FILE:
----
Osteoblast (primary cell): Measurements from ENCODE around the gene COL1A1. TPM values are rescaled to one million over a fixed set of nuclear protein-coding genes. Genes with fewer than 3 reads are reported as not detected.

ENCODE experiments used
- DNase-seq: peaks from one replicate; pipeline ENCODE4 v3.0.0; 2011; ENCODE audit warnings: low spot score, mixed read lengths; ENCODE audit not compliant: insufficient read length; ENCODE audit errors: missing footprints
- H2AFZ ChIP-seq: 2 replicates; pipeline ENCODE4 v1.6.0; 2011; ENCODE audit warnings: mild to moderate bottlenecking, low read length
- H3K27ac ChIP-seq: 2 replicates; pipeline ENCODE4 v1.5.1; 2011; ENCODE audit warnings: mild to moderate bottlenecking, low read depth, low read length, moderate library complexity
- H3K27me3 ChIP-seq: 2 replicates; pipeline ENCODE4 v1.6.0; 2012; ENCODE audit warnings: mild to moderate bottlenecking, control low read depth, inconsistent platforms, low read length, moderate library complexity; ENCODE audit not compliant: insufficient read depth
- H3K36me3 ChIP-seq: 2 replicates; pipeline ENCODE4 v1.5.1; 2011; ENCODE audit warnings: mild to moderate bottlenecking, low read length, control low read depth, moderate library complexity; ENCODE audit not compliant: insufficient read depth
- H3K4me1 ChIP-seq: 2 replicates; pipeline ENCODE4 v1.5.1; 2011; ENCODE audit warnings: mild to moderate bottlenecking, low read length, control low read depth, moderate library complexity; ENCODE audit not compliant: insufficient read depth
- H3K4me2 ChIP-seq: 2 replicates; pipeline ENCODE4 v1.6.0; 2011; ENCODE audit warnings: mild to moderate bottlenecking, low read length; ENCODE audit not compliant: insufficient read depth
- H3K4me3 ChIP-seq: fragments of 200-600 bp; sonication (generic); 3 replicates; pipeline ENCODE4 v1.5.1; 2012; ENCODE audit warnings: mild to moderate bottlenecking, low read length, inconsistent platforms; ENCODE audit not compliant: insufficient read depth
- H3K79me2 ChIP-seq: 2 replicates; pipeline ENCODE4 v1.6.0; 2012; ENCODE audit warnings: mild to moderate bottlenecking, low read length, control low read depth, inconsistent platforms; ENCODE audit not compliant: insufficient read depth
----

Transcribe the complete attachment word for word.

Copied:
Osteoblast (primary cell): Measurements from ENCODE around the gene COL1A1. TPM values are rescaled to one million over a fixed set of nuclear protein-coding genes. Genes with fewer than 3 reads are reported as not detected.

ENCODE experiments used
- DNase-seq: peaks from one replicate; pipeline ENCODE4 v3.0.0; 2011; ENCODE audit warnings: low spot score, mixed read lengths; ENCODE audit not compliant: insufficient read length; ENCODE audit errors: missing footprints
- H2AFZ ChIP-seq: 2 replicates; pipeline ENCODE4 v1.6.0; 2011; ENCODE audit warnings: mild to moderate bottlenecking, low read length
- H3K27ac ChIP-seq: 2 replicates; pipeline ENCODE4 v1.5.1; 2011; ENCODE audit warnings: mild to moderate bottlenecking, low read depth, low read length, moderate library complexity
- H3K27me3 ChIP-seq: 2 replicates; pipeline ENCODE4 v1.6.0; 2012; ENCODE audit warnings: mild to moderate bottlenecking, control low read depth, inconsistent platforms, low read length, moderate library complexity; ENCODE audit not compliant: insufficient read depth
- H3K36me3 ChIP-seq: 2 replicates; pipeline ENCODE4 v1.5.1; 2011; ENCODE audit warnings: mild to moderate bottlenecking, low read length, control low read depth, moderate library complexity; ENCODE audit not compliant: insufficient read depth
- H3K4me1 ChIP-seq: 2 replicates; pipeline ENCODE4 v1.5.1; 2011; ENCODE audit warnings: mild to moderate bottlenecking, low read length, control low read depth, moderate library complexity; ENCODE audit not compliant: insufficient read depth
- H3K4me2 ChIP-seq: 2 replicates; pipeline ENCODE4 v1.6.0; 2011; ENCODE audit warnings: mild to moderate bottlenecking, low read length; ENCODE audit not compliant: insufficient read depth
- H3K4me3 ChIP-seq: fragments of 200-600 bp; sonication (generic); 3 replicates; pipeline ENCODE4 v1.5.1; 2012; ENCODE audit warnings: mild to moderate bottlenecking, low read length, inconsistent platforms; ENCODE audit not compliant: insufficient read depth
- H3K79me2 ChIP-seq: 2 replicates; pipeline ENCODE4 v1.6.0; 2012; ENCODE audit warnings: mild to moderate bottlenecking, low read length, control low read depth, inconsistent platforms; ENCODE audit not compliant: insufficient read depth